The provision helped to push ASW deeper into the red in 1992 with losses before tax of pounds 10.8m compared with a profit of pounds 2.3m. But the company has seen a 'gradual change to a more favourable outlook' in European markets and despite the loss is paying a final dividend of 3p. The shares rose 20p to 153p.
'Margins have shown some restoration in Europe, scrap prices are rising and we have held down our cost base. That is what gives us the confidence in the outlook,' said Paul Rich, managing director. British Steel, which owns 20 per cent of ASW, rose 2.25p to 82.75p.
ASW's final dividend has been cut from 4.5p to 3p, matching the cut in the interim payment and making a total of 6p against 9p.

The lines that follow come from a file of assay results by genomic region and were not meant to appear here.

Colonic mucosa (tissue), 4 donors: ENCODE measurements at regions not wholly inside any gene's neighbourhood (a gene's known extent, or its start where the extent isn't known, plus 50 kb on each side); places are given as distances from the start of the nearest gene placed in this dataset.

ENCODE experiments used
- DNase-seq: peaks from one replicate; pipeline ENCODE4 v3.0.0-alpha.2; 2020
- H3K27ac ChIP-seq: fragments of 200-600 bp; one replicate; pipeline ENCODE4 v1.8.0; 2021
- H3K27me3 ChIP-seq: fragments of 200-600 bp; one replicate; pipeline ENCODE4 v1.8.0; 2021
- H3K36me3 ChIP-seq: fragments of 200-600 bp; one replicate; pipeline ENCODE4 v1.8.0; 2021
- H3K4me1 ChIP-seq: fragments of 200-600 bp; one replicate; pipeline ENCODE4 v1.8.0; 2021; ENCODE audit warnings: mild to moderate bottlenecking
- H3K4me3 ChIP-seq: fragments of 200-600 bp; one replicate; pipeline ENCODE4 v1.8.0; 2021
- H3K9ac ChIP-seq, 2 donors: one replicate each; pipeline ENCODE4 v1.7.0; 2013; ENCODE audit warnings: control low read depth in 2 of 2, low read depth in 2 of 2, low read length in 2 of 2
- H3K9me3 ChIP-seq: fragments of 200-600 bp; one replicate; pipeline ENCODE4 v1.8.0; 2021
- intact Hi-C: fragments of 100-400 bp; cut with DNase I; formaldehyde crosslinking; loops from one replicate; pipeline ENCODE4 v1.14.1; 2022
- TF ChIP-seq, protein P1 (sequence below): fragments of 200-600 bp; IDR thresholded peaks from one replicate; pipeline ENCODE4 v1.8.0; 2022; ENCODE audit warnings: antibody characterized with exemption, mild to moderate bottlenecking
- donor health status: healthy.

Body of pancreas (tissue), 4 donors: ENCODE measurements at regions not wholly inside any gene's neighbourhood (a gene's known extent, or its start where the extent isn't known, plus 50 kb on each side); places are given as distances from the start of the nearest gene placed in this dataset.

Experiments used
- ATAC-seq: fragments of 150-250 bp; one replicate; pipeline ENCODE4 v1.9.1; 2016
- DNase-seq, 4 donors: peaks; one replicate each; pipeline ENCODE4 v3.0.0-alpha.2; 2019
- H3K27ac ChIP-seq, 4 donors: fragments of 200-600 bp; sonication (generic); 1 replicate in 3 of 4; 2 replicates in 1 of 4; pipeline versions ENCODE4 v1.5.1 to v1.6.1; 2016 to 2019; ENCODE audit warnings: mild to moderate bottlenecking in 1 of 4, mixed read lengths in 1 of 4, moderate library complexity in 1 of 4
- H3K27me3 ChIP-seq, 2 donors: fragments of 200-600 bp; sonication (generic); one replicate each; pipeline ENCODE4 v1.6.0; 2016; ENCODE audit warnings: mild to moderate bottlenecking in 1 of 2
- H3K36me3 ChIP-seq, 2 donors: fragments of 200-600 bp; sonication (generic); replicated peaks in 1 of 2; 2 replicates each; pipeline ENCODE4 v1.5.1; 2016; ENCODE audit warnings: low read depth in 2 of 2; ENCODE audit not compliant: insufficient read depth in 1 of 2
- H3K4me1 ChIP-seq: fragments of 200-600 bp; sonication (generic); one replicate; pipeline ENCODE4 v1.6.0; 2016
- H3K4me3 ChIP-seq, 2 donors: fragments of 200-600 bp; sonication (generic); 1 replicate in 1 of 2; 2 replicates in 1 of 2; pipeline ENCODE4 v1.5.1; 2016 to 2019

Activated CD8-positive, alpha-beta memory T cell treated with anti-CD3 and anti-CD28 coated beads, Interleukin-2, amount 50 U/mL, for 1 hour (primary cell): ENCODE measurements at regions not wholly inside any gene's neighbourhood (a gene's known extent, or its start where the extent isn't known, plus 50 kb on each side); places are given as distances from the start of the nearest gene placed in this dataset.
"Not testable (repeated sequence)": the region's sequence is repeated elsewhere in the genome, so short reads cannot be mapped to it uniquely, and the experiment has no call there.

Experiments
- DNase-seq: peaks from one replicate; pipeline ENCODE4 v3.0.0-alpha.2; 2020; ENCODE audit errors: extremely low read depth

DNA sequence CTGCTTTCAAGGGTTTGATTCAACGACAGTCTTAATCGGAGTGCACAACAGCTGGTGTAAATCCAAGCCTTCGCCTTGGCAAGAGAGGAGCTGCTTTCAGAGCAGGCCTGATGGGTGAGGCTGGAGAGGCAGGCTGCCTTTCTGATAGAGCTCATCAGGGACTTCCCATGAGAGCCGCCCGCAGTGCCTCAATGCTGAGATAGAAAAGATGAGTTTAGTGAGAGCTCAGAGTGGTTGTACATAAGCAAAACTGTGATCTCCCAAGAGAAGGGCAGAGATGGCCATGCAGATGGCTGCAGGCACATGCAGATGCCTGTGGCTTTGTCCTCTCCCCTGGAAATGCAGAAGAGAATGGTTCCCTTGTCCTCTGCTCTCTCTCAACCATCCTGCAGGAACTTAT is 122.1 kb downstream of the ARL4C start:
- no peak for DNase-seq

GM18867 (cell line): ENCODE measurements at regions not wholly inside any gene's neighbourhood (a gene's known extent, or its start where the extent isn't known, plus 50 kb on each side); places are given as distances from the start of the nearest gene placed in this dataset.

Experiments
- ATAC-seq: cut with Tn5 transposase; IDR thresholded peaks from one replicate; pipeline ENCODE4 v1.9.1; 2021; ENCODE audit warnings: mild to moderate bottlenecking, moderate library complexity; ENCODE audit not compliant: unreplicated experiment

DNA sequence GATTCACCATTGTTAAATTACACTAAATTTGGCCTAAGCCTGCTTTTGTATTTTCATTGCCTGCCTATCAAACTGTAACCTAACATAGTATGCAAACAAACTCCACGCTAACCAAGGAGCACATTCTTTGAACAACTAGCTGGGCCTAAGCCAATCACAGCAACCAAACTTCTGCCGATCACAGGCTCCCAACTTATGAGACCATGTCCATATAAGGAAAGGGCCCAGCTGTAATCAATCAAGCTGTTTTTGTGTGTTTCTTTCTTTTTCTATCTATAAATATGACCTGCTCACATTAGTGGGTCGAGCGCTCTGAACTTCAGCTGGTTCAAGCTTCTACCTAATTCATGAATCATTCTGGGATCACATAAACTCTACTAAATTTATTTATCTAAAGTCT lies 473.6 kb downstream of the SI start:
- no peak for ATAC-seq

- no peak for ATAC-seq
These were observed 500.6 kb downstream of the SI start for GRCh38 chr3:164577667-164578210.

Total operating profits were pounds 5.9m lower than in 1991 and pounds 43.7m less than in 1990 because of lower prices and margins in Europe, ASW's main market. Mr Rich said that prices, adjusted for raw material costs, had been below those in 1982 and were uneconomic even for the most efficient producers.
Capital spending of pounds 13m remained high, exceeding depreciation by pounds 4.4m, but borrowings were pounds 17m, compared with shareholders' funds of about pounds 120m.